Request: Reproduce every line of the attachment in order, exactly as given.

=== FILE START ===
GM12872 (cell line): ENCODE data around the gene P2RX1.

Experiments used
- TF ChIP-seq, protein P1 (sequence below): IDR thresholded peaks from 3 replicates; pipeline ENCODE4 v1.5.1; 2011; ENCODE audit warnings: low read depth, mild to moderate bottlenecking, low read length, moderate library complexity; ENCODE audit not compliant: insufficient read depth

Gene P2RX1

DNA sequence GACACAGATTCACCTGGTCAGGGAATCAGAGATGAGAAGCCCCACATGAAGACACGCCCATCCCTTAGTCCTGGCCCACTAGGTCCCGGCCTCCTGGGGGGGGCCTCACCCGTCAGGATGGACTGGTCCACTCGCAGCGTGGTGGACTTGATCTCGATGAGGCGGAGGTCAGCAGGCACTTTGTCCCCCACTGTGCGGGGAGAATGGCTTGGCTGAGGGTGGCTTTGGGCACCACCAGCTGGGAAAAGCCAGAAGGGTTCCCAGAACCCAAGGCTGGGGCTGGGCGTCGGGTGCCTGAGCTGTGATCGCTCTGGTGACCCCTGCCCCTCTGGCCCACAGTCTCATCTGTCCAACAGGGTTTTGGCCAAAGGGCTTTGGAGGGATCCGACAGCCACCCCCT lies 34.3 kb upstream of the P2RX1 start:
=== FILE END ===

GM12872 (cell line): ENCODE data around the gene P2RX1.

Experiments used
- TF ChIP-seq, protein P1 (sequence below): IDR thresholded peaks from 3 replicates; pipeline ENCODE4 v1.5.1; 2011; ENCODE audit warnings: low read depth, mild to moderate bottlenecking, low read length, moderate library complexity; ENCODE audit not compliant: insufficient read depth

Gene P2RX1

DNA sequence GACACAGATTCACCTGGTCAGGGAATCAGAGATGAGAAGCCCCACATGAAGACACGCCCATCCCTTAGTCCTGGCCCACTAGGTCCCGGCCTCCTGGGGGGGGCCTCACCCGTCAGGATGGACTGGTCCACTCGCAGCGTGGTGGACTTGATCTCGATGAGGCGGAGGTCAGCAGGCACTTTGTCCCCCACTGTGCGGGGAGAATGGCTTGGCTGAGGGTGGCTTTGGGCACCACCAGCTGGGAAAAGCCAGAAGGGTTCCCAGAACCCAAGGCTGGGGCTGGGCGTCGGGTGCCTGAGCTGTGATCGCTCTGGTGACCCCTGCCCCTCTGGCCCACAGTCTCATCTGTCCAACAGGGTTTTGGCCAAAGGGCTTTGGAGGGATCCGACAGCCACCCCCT lies 34.3 kb upstream of the P2RX1 start: